Pearl Harbor Reconsidered: Introduction
Before the attack there was a plan for the war...kind of...
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Pearl Harbor Reconsidered
On 25 September 1941, the Imperial Japanese Navy (IJN) began their preliminary research for a proposed attack on Pearl Harbor in the Hawaiian Islands. Readers should take careful note that this was only 74 days—two months and change—before the attack took place. While the Japanese high command authorized the general offensive against the West on 2 July, the Pearl Harbor operation was a question mark. While Genda Minoru's tactical air attack plan dated from February 1941, Onishi Takijiro had been studying the feasibility since November 1940. Tradition to the contrary, this planning was done with no specific information about the November 1940 Fleet Air Arm attack on the Italian fleet at Taranto, which didn't reach Japan until early 1942.
The issue was that the IJN was entirely unprepared for such an attack.
Since the 1920s, they had built the entire navy around a mid-ocean ambush of the US Pacific Fleet as it made its way across the ocean to either the Home Islands or to the Philippines. Though discredited for years, the plan and doctrine had its adherents throughout the halls of Japanese power. Yamamoto Isoroku, the head of the Combined Fleet, had the Pearl Harbor strike in his head and sold it to his fellow admirals, but many of them had little faith in the power of aircraft to sink maneuvering warships at sea: before December 1941, it had never been done. There was no master switch to throw that could shift a generation's worth of planning, doctrine, training and ship design from a mid-ocean ambush to throwing a force of projection across a third of the Earth's surface.
The entire fleet had to be retrained, reallocated, and reorganized for what it was to do in December 1941.
And that took a great deal of time. More, the resources for such a long-distance air strike had to be gathered, and the rest of the fleet had to be re-purposed to support the Imperial Japanese Army's (IIA) attacks in Indonesia and the Philippines.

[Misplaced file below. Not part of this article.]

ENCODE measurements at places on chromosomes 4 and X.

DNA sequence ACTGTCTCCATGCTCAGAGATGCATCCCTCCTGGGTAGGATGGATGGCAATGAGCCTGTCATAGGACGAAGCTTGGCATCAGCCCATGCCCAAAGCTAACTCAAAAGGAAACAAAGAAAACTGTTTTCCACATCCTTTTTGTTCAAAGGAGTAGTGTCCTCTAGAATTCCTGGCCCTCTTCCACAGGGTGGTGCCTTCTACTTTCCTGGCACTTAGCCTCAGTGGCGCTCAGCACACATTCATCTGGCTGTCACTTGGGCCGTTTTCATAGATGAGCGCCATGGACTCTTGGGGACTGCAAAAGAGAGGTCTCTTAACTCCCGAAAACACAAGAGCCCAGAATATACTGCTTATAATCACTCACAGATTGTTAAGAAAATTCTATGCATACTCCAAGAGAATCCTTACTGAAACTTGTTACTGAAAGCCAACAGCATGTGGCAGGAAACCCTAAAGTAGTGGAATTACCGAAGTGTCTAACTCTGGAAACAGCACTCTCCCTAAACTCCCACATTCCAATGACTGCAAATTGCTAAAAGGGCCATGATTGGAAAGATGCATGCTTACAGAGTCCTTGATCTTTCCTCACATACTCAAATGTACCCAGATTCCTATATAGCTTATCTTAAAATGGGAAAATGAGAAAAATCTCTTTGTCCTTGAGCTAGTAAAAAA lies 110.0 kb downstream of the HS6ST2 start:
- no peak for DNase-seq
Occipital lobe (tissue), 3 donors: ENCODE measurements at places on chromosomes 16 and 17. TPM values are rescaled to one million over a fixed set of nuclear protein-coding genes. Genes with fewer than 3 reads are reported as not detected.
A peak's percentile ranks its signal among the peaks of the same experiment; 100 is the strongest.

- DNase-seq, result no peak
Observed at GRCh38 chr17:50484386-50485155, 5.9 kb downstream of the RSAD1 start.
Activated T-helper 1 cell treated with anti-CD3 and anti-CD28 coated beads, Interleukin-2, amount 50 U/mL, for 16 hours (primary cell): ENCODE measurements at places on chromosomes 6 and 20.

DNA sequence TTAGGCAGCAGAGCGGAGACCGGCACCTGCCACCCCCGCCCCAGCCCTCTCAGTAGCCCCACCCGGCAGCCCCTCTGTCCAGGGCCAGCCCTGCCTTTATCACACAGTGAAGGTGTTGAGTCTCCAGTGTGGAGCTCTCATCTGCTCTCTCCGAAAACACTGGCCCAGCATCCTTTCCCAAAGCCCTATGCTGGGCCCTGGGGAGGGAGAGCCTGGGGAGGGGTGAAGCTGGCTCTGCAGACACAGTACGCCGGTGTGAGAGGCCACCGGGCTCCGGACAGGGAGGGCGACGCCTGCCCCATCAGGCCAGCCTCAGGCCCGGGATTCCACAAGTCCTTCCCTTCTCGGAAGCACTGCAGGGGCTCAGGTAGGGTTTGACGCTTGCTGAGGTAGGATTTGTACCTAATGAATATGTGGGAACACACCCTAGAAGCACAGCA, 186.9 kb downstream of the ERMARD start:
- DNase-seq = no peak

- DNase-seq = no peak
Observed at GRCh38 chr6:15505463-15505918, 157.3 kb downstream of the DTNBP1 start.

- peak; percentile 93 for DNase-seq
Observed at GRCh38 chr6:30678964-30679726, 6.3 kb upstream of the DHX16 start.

They drew the plans up in September 1941 with hope as a planning tool.
The course of the conflict was quite clear to the planners:
The Japanese attack would cripple the United States Pacific Fleet, leaving it unable to respond to Japanese moves in the Mariana Islands and elsewhere;
The IJA would secure the Philippines and Malaya within 30 days of invasion;
The Soviet Union would collapse under German pressure by June 1942;
Great Britain, facing Germany alone in Europe, would sue for peace with both Germany and Japan;
The United States, facing Japan alone in the Pacific and East Asia, would also sue for peace with Japan.
This was the plan; there could be no deviation as long as everyone perfectly executed the plan. There was no need for other contingencies because, as the planners well knew, if the Soviets, British and Americans did not stop fighting, neither Japan nor Germany nor any other Axis partner could survive a war of attrition with the United States, the British Empire/Commonwealth and the Soviet Union. As others have learned at their peril, hope is a lousy contingency plan. Yet, the samurai militants who led Japan in 1941 refused to believe that superior firepower and the sheer numbers of opponents could defeat their fighting spirit, their ancient bushido.
Thus, they made no Plan B…
Our book is based on this kind of thinking. Why The Samurai Lost is a failure analysis; a study of a great people overwhelmed by the events and times that they lived in.
When Perry came to Japan, few Japanese had ever seen a zero (0), let alone used one in any calculations. In less than a century, Japan was a world-striding power, where the principal building material in their largest cities was wood, and only 10% of its people had ever left the country. Why The Samurai Lost Japan isn’t just about Japan’s war against the West; it’s a study in why that war started in the first place, and why it went so badly. Available in paperback and ebook, or autographed from me.
Pearl Harbor Reconsidered I
Pearl Harbor Reconsidered II
Pearl Harbor Reconsidered III
Pearl Harbor reconsidered IV
On 26 November: